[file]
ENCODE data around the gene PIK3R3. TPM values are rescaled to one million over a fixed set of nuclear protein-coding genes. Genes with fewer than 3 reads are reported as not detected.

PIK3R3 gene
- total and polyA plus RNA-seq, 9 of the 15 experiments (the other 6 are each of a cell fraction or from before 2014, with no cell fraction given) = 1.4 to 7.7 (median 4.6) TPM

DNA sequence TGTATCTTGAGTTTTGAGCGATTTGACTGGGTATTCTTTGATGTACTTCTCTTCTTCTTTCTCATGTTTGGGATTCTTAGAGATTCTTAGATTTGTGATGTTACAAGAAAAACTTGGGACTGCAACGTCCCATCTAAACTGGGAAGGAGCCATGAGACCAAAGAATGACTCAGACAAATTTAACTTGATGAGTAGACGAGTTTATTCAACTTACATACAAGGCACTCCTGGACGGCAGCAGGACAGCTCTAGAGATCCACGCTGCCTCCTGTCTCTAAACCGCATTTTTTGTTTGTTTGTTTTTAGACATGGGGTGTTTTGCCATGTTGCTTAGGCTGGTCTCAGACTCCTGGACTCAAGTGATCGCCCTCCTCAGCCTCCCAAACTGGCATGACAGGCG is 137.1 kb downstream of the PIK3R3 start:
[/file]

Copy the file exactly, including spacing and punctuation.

ENCODE data around the gene PIK3R3. TPM values are rescaled to one million over a fixed set of nuclear protein-coding genes. Genes with fewer than 3 reads are reported as not detected.

PIK3R3 gene
- total and polyA plus RNA-seq, 9 of the 15 experiments (the other 6 are each of a cell fraction or from before 2014, with no cell fraction given) = 1.4 to 7.7 (median 4.6) TPM

DNA sequence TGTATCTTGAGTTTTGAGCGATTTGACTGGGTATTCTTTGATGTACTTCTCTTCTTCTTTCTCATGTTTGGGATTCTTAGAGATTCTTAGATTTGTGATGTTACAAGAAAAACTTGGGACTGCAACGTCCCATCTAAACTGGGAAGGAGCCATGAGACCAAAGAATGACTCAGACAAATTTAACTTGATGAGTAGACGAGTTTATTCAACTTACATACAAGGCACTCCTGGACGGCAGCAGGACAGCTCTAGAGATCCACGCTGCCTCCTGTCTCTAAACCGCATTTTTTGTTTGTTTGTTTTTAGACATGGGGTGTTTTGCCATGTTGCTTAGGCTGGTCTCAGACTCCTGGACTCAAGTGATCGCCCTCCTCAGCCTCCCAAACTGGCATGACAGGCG is 137.1 kb downstream of the PIK3R3 start: